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Archaeologists Discover ‘Amazing’ Iron Age Grave In Lofoten

The incredibly well-preserved Iron Age skeleton discovered in Norway's Lofoten Islands

Norwegian archaeologists have found a remarkably well-preserved skeleton believed to date from the Iron Age during an excavation on the Lofoten Islands.

Earlier this year, a team of archaeologists were surprised to discover a femur and hip bone during a routine excavation on Gimsøya island in Norway's Lofoten.

The work continued, and the team was astonished to discover the entire upper body skeleton completely intact.

 

Archaeologist Anja Roth Niemi from Norway's Arctic University Museum is the project manager. She told NRK that parts of the grave are incredibly well-preserved, which is surprising given the work that went on in the area during the 1950s and 1960s.

“The upper body has not been disturbed by soil levelling or other human activity. It is absolutely amazing,” she said.

An area rich in cultural monuments

Gimsøya is one of the smaller inhabited Lofoten islands, linked to the much larger Austvågøya and Vestvågøya by the E10 national scenic route.

Leg bone almost half a metre long on Lofoten
The original find of a leg bone was almost half a metre long.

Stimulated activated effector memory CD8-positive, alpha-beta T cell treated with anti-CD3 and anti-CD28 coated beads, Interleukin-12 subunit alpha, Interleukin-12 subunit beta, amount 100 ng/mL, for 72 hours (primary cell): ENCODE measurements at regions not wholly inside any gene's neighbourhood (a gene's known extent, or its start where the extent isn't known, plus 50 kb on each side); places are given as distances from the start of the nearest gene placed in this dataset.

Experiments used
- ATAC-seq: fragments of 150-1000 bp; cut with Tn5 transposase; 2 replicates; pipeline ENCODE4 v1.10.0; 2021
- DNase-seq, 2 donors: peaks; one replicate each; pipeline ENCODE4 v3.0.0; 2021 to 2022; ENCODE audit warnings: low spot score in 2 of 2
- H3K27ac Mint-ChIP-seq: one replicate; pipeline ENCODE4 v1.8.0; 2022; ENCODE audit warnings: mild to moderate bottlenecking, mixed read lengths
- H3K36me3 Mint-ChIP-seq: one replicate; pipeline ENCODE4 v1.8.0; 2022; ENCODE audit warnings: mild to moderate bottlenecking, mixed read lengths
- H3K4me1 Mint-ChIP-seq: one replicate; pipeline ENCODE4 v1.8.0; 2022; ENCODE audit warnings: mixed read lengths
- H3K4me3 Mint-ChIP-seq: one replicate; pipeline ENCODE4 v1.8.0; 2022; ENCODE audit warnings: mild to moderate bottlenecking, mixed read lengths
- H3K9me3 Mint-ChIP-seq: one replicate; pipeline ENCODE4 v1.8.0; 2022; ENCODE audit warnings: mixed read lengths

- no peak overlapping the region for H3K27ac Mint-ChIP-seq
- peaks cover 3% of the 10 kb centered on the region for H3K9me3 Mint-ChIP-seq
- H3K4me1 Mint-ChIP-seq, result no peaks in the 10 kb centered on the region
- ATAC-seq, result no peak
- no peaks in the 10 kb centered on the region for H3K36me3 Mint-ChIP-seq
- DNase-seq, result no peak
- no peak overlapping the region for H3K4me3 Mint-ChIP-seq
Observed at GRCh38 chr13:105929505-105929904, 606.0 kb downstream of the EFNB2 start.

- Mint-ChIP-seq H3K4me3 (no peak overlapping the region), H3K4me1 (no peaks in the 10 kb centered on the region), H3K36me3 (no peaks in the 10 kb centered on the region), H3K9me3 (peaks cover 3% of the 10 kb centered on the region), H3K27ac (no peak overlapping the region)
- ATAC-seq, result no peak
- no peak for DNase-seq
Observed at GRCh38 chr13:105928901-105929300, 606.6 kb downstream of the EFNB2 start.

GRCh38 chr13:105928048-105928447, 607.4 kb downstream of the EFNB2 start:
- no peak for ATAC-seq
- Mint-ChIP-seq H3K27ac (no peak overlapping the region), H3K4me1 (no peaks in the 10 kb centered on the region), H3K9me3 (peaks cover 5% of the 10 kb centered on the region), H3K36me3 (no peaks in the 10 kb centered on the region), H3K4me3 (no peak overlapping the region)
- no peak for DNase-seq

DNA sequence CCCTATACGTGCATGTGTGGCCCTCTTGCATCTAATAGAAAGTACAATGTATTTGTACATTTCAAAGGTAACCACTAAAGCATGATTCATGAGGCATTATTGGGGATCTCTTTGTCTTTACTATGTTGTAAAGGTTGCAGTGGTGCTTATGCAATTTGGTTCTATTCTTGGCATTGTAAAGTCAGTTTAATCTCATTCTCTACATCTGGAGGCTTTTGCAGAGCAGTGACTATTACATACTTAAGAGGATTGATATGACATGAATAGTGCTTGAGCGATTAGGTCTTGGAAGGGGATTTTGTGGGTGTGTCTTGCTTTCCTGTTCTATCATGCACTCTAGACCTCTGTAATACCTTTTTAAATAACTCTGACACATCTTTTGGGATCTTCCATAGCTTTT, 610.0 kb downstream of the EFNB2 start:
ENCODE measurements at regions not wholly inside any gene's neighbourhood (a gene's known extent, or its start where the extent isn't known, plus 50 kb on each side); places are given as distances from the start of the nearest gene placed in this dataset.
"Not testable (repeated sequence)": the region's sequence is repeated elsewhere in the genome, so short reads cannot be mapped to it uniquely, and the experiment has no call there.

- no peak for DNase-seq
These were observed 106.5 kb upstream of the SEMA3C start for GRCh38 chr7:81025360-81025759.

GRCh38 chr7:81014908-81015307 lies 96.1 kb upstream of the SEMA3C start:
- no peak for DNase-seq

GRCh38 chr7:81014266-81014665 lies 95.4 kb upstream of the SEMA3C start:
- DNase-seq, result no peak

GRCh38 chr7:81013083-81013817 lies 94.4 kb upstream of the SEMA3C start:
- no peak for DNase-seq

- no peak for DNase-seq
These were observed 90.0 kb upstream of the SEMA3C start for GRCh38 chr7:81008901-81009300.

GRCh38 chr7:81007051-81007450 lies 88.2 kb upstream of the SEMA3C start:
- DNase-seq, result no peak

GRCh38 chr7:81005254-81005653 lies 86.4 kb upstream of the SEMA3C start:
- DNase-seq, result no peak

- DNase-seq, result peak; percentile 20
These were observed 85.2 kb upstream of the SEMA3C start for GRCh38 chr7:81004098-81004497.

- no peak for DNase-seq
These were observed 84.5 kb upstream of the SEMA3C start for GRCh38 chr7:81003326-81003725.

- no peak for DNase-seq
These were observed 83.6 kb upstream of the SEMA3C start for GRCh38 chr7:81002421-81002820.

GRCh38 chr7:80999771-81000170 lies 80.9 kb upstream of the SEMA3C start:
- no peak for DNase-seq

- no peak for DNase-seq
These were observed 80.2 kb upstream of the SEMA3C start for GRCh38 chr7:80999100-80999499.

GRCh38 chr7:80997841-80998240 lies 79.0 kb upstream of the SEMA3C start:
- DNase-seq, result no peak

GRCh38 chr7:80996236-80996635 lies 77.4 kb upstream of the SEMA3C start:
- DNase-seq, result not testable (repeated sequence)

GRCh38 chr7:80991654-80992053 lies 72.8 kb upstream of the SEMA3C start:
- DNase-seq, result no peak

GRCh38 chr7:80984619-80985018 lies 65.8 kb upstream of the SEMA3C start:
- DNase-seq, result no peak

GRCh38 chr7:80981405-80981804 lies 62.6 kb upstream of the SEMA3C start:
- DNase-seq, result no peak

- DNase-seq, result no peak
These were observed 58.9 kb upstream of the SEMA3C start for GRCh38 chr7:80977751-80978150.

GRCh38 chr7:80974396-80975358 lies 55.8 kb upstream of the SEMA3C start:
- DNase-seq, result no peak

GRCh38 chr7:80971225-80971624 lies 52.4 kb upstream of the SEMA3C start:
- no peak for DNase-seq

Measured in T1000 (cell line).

Several sites of cultural importance have previously been discovered around Hov on Gimsøya, an area believed to have been the site of an Iron Age farm. When work in connection with a campsite was planned, archaeologists began to investigate the area.

Listen: Researching the Viking Age

By law, many construction projects in Norway now require an archaeological survey prior to disturbing the ground, with a view to protecting the country's cultural heritage.

A special find

According to the archaeologists, the grave is likely from pre-Christian times, most likely around the 700s. During that period, it was common for people to be buried on the farms where they lived.

As a rule, such findings are strongly impacted by the ravages of time, or they are simply destroyed or disturbed by human activity over the centuries. This grave almost met the same fate. There are traces of plow furrows just 20 cm from the skull.

The grave site on Gimsøya, Norway
The grave site on Gimsøya, Norway

Who was the person?

Based on the findings so far, archaeologists have built a working hypothesis on the identity of the individual. The skeleton was crouched in a fetal-like position, with one arm pulled up towards the head and the other with a clenched fist.

Read more: Hundreds of Medieval Skeletons Found in Trondheim

Archaeologists believe the individual was a man, but they are not certain. “The person is clearly not one of those who stood tallest in society, because there is no great decoration, weapons or such things. So far it seems that the individual had an ax, and not much more than that,” said Niemi.

However, it appears the axe is strangely placed: “Right now we are trying to find out if the axe is stuck in the lower jaw or lying next to it.”

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About the Author: David Nikel

Originally from the UK, David now lives in Trondheim and was the original founder of Life in Norway back in 2011. He now works as a professional writer on all things Scandinavia.

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